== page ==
“If we must wrest the best from life, we must be prepared to cast away all thoughts of ease or inertia. Grow or go. Struggle or stagnate. Resist or die.” – Robert Heap
It is human to fear when one is in dilemma. If not faced and conquered, fear (a dangerous archenemy of progress) has the capacity to rob its victim of conquests yet-to-be. When at a crossroad, should one ignore the risk(s) and forge ahead or retreat/stagnate? This write up will attempt to answer the question.
There is an age-long but potent strategy (which comes in different variations) that comes to mind – ‘burning the bridge’. The strategy was used by Hernan Cortes (1485-1547), who burned and sank his boats, so no other option was left than to advance into Aztec territory. Xiang Yu ‘broke the woks and sank the boats’ (ordered his troops to destroy all cooking utensils and boats after crossing a river into the enemy's territory) during the Battle of Julu in 207 BC to commit his small number of soldiers to a struggle to the end with the Qin forces led by Zhang Han. The Muslim commander Tariq ibn Ziyad, upon setting foot on the Iberian Peninsula in 711 AD, ordered his ships to be burnt, so that his men had no choice but to thrust forward and conquer the peninsula. The same strategy was used by Julius Caesar when he invaded (led his army across the Rubicon River in violation of law, thus making conflict inevitable) Ancient Rome on January 10, 49 BC. (Facts culled from www.wikipedia.org). Also, there are numerous instances in the Holy Bible where individuals had to ‘burn the bridge’ to carry out instructions. For instance, Elisha killed his yoke of oxen, boiled their flesh and shared to people before following Elijah. I believe he did this so as not to be tempted to return to plowing with his twelve yoke of oxen. Thus, he was able to minister to the needs of Elijah from that time till he was taken away by a whirlwind into heaven without looking back. (Read 1 Kings 19: 19 – 21, 2 Kings 2: 1 - 11). History is full of success stories borne out of this "no-retreat" strategy.
I personally use the strategy whenever I want to leap forward in an imperfect situation. I used it recently when I left Nigeria for UK with little or no preparation (I couldn’t wait to effectively prepare for the trip as I would have loved when I got the visa because I had been starved visa for too long). To succeed with the migration even with the little preparation, I decided to ‘burn all the bridges’ (I left my employer without notice and I gave away all the possessions I had in Nigeria) that could give me a soft-landing in Nigeria should I be tempted to retreat if settling down in UK got tough. Once I “crossed the Rubicon” (left Nigeria with a paltry sum of £700 and one(1) small bag - containing 70% books, 20% certificates, 10% clothes), I was left with no other option but to survive and thereafter thrive in my destination.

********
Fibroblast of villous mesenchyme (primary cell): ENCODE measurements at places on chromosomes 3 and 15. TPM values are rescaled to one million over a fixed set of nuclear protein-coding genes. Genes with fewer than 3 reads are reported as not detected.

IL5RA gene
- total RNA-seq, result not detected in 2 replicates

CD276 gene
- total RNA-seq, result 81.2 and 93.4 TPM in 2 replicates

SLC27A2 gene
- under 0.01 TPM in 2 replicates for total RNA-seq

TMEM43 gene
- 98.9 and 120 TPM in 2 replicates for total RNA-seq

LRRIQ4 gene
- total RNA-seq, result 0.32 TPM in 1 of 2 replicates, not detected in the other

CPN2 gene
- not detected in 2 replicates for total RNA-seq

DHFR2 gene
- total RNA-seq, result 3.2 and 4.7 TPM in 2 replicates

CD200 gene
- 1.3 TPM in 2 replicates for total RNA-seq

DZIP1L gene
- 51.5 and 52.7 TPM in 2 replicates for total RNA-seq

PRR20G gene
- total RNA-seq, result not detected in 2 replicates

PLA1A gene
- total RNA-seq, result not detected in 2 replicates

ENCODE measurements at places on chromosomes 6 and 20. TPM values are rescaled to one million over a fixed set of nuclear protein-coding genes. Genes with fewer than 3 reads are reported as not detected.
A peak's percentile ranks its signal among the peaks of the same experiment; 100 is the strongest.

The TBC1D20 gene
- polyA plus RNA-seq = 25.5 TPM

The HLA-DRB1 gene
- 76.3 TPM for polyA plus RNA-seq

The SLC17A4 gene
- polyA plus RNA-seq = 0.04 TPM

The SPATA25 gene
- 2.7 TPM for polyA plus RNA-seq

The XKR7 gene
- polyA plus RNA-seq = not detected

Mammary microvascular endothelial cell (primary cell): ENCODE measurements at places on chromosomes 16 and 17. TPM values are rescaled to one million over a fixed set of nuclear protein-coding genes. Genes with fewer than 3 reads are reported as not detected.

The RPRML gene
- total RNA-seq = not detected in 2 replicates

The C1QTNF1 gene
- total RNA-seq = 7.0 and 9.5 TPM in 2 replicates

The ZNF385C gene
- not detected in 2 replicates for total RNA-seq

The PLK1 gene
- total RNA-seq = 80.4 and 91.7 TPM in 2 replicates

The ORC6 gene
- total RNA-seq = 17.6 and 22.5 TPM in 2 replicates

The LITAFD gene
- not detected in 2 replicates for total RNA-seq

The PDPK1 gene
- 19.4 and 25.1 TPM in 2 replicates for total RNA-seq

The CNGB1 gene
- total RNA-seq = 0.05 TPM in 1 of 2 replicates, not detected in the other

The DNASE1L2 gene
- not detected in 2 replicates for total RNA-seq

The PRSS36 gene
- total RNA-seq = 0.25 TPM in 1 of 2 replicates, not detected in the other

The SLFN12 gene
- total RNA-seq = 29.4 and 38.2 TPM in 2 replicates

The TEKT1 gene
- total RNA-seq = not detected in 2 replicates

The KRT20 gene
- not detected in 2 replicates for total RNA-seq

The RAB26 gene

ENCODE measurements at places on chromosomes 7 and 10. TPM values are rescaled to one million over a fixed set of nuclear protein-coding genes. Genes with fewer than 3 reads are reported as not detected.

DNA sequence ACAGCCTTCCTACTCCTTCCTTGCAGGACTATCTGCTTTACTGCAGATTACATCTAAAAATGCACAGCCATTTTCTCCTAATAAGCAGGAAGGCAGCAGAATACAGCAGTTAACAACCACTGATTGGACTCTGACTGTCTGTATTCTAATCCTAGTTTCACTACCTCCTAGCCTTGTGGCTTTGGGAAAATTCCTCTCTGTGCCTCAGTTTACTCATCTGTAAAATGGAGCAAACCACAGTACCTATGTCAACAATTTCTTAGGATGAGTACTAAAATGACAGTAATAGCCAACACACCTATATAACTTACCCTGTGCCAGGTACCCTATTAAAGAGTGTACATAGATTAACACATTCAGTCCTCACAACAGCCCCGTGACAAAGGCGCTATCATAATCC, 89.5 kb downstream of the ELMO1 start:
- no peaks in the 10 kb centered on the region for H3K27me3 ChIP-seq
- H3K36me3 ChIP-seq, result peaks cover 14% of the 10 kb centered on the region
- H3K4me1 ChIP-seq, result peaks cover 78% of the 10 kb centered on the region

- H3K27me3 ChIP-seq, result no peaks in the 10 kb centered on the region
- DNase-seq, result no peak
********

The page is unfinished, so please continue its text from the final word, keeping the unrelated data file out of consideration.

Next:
I got into the UK in the middle of the recession and in retrospect I must confess that I underestimated the recession. All the money I had on me was only enough to rent a studio flat for one(1) month. All I thought I knew was challenged; I was forced to unlearn and relearn. I learnt new things (like personally shaving my hair to save costs to the admiration of barbers - laughs), I also learnt better ways of doing the things I already knew; migrating to UK was indeed the beginning of my education. Eating, clothing (in the middle of winter), transportation, the next rent and other essentials were luxuries at that time (laughs). Although I didn’t get my first job immediately, I was not thrown out of the flat for inability to pay rent, I never starved neither did I die of cold. Supplies preceded my needs - new friends, old friends, family members and acquaintances offered help without begging. I never got stranded. This humbling experience reminds me of the words of William Murray, I quote:
“The moment one definitely commits oneself, then providence moves too. All sorts of things occur to help one that would never otherwise have occurred. A whole stream of events issue from the decision raising in one’s favour all manner of unforeseen incidents, and meetings, and material assistances which no man could have dreamed would come his way.”
In spite of all the initial gargantuan challenges I faced while settling down, quitting was never an option as there was no where else to go. It was tough, but I held on till I broke through the initial challenges. It’s all history now. Although I am not where I want to be yet, but I am certainly not where I used to be. I judge God faithful.
Have you been retreating when you should be moving ahead in life? What is your deepest fear? What is holding you back from pursuing your dreams? How many more compromises will you have to make? Still waiting for the right time?
Everyone has dreams in life, but few are prepared to take the risk(s) that can take them closer to their dreams because of the fear of failure. By tarrying, opportunities are missed, standards are lowered, capacities dwindle, destinies are destroyed/short-changed. There will never be a perfect time to take risks and there is no amount of preparation that can suffice; you may have to force yourself into the next level. Arise, go conquer some more.
Focus on that goal. Plan all you can. Burn the bridges - destroy other options. Face your fears. Leap forward. Fight while constantly keeping in mind the picture of victory. Breakthrough!
Inspiring and challenging. Fear would either propel or paralyse us.
I am happy to read all your blogs..each one is very inspiring and motivating. Missed to talk to you whn we were in SAP Class.but now would love reading you thro' your blogs.
Post a Comment